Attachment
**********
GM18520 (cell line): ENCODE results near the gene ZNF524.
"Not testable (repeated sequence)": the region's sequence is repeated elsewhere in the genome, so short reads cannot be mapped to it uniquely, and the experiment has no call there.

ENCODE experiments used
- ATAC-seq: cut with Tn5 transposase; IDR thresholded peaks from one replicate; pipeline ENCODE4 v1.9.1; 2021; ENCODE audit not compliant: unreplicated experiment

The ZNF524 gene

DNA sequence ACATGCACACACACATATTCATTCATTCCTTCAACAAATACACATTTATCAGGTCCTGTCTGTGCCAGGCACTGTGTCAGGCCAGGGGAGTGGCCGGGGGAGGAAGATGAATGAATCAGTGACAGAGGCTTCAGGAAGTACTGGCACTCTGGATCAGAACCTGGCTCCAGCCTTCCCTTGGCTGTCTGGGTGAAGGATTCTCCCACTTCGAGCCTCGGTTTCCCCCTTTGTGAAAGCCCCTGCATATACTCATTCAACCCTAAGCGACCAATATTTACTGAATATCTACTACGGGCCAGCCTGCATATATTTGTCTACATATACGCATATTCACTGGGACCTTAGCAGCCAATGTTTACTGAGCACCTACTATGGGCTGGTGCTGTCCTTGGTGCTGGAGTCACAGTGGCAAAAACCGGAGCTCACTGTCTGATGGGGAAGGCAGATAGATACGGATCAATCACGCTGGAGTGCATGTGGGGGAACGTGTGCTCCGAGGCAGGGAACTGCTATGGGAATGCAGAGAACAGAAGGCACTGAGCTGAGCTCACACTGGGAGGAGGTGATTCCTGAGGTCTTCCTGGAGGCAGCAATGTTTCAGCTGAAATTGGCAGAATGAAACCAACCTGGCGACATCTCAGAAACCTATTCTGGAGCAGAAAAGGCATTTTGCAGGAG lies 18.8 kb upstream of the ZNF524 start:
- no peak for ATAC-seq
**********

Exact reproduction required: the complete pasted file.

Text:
GM18520 (cell line): ENCODE results near the gene ZNF524.
"Not testable (repeated sequence)": the region's sequence is repeated elsewhere in the genome, so short reads cannot be mapped to it uniquely, and the experiment has no call there.

ENCODE experiments used
- ATAC-seq: cut with Tn5 transposase; IDR thresholded peaks from one replicate; pipeline ENCODE4 v1.9.1; 2021; ENCODE audit not compliant: unreplicated experiment

The ZNF524 gene

DNA sequence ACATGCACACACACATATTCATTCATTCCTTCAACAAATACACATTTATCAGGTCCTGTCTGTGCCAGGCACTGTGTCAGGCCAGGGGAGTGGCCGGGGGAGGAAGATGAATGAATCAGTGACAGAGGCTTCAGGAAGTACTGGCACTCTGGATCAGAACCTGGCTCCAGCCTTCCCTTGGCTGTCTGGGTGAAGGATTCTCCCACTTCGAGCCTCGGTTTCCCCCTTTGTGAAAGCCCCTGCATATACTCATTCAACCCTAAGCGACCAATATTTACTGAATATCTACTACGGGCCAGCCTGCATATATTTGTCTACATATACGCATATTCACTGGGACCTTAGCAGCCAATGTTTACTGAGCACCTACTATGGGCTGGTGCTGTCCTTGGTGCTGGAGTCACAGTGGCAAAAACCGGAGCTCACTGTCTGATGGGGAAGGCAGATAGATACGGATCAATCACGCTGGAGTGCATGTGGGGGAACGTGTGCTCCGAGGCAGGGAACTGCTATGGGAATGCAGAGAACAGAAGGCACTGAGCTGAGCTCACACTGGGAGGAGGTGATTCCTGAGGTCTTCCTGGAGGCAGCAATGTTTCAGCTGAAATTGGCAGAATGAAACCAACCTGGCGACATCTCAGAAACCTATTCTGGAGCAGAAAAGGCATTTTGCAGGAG lies 18.8 kb upstream of the ZNF524 start:
- no peak for ATAC-seq